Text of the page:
Chronic Effects of Carbamazepine on Life-History Strategies of Ceriodaphnia dubia in Three Successive Generations
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Trace quantities of pharmaceuticals are continuously being discharged into the environment through domestic and industrial wastewater effluents, causing concern among scientists and regulators regarding potential long-term impacts on aquatic ecosystems. These compounds and their metabolites are constantly interacting with organisms at various life-cycle stages and may differentially influence the development of embryonic, larval, juvenile, and adult stages. To understand the possible cumulative effects of exposure to carbamazepine (CBZ), a multigenerational approach was taken in which survival, reproduction, respiration, growth, brood size, and biomass of Ceriodaphnia dubia were assessed at sublethal concentrations over the course of three successive generations. CBZ exposure significantly decreased fecundity at 196.7 μg/L in the F0 and F1 generations over 2 weeks and acclimatized at 264.6 μg/L in the F2 generation. Similarly, a significant decrease of neonate dry weight was observed at the 196.7 μg/L CBZ treatment in the F1 generation, and it acclimatized at 264.6 μg/L treatment level in the F2 generation. Median time to first brood release was significantly delayed at 264.6 μg/L in the F2 generation, indicating slower maturation. Results over three successive generations are not different than what one would obtain by testing simply the F0 generation. Furthermore, the effects measured were observed at concentrations two orders of magnitude higher than are environmentally relevant, and it is unlikely that CBZ poses a substantial risk to the environment regarding the end points measured in this study. However, additional research through laboratory and field multigenerational studies may be required to understand the overall risk of CBZ to other nontarget organisms.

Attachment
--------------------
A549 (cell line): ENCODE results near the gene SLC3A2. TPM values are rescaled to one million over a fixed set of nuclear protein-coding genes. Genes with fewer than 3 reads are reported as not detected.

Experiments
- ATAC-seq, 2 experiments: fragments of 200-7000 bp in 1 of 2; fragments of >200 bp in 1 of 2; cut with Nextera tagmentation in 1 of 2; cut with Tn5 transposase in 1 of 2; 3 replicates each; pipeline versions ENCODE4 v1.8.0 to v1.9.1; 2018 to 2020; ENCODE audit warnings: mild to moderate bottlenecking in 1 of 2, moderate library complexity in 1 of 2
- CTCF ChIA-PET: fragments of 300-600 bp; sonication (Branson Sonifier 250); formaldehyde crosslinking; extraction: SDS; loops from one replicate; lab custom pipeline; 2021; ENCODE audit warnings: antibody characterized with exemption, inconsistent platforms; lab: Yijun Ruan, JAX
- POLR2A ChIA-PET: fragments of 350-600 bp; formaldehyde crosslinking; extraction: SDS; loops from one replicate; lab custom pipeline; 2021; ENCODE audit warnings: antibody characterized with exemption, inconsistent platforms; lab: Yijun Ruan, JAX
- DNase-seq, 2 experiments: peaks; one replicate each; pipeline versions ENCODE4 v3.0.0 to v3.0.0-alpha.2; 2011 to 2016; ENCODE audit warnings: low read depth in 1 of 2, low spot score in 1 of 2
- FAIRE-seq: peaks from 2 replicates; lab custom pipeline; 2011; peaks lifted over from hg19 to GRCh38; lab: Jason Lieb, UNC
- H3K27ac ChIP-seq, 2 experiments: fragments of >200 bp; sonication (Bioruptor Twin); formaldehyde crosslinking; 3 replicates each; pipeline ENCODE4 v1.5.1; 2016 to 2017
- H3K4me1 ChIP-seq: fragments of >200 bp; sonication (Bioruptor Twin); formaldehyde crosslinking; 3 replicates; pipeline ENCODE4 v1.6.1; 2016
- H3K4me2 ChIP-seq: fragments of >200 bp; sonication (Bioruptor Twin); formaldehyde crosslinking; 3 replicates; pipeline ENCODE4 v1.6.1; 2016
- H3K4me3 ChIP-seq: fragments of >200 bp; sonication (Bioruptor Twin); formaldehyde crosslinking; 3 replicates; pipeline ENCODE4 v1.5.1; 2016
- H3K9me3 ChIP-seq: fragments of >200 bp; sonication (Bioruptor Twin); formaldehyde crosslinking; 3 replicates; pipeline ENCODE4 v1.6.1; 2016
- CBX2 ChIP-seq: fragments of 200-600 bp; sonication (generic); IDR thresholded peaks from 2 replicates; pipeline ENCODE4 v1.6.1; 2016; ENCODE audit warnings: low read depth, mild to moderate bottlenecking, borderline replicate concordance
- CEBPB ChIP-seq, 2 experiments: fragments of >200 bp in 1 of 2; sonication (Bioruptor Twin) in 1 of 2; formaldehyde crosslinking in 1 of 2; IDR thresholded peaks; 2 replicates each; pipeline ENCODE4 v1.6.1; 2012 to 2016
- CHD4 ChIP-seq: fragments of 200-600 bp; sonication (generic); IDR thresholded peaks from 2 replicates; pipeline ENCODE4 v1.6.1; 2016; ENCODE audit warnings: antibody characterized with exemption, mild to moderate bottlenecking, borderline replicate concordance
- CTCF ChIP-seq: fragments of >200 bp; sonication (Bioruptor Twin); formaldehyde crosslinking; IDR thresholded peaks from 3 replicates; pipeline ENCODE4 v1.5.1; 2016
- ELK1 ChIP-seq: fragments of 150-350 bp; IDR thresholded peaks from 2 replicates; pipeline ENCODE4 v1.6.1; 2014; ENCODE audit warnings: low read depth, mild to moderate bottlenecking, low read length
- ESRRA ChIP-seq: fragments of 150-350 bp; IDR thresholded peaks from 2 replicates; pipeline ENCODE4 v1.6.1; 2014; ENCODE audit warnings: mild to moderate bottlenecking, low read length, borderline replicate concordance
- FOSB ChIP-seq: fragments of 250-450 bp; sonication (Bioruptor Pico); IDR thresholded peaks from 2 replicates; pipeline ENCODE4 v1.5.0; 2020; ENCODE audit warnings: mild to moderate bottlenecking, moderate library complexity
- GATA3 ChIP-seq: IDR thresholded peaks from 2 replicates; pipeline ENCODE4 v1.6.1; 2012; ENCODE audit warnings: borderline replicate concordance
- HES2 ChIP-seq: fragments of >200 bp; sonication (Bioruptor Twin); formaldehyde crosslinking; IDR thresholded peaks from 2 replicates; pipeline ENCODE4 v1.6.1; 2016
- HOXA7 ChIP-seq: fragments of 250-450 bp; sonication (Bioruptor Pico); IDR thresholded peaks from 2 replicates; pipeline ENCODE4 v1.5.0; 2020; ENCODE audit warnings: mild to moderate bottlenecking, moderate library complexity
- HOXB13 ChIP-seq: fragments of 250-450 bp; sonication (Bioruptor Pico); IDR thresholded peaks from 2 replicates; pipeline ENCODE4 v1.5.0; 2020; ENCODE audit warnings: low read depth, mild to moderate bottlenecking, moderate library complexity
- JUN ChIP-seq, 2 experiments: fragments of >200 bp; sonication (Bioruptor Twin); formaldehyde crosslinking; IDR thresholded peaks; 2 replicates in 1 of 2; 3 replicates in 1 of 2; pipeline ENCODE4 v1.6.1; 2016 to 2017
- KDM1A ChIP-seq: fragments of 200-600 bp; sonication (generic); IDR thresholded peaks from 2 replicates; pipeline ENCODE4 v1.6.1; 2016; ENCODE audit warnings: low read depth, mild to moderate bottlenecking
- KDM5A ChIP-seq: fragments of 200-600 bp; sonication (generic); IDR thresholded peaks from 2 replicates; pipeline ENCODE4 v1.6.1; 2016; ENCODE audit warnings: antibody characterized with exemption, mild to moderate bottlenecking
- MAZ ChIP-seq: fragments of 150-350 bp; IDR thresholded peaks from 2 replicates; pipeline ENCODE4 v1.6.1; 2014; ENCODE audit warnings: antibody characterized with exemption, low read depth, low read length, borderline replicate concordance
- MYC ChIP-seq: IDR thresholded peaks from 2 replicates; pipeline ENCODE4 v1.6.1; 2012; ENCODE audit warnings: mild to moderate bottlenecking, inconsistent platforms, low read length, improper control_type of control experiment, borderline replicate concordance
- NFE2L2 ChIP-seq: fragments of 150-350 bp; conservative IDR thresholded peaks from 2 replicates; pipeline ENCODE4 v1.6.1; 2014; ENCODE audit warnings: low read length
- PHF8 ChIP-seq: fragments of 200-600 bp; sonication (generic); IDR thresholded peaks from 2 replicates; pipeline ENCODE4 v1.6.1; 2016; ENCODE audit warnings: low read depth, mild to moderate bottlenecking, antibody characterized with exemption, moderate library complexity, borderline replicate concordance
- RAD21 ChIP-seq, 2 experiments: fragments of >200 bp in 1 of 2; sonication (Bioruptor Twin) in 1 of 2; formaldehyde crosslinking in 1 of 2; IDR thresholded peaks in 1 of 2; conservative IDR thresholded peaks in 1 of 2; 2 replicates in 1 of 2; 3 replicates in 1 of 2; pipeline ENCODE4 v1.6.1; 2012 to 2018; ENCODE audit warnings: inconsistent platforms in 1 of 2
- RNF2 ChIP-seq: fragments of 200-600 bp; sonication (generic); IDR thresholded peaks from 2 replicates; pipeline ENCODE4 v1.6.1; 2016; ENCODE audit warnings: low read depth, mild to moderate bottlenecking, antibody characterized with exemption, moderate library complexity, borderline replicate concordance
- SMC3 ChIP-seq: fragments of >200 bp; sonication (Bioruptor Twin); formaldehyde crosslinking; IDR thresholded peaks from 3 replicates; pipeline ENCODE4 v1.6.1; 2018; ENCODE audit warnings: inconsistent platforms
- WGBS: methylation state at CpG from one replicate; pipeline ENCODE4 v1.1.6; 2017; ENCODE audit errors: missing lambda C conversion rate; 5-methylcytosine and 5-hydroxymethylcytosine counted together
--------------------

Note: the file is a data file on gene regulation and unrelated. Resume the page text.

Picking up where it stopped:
KeywordsUnited States Environmental Protection Agency Nontarget Organism Sublethal Concentration Brood Production Dynamic Energy Budget
We thank Sarah Andrewartha for respirometer use and Barney Venables, Tom Waller, Regina Edziyie, and Raji Dhital for useful discussions.
Conflict of interest
The use of trade, firm, or brand names in this article is for identification purposes only and does not constitute endorsement by the authors.
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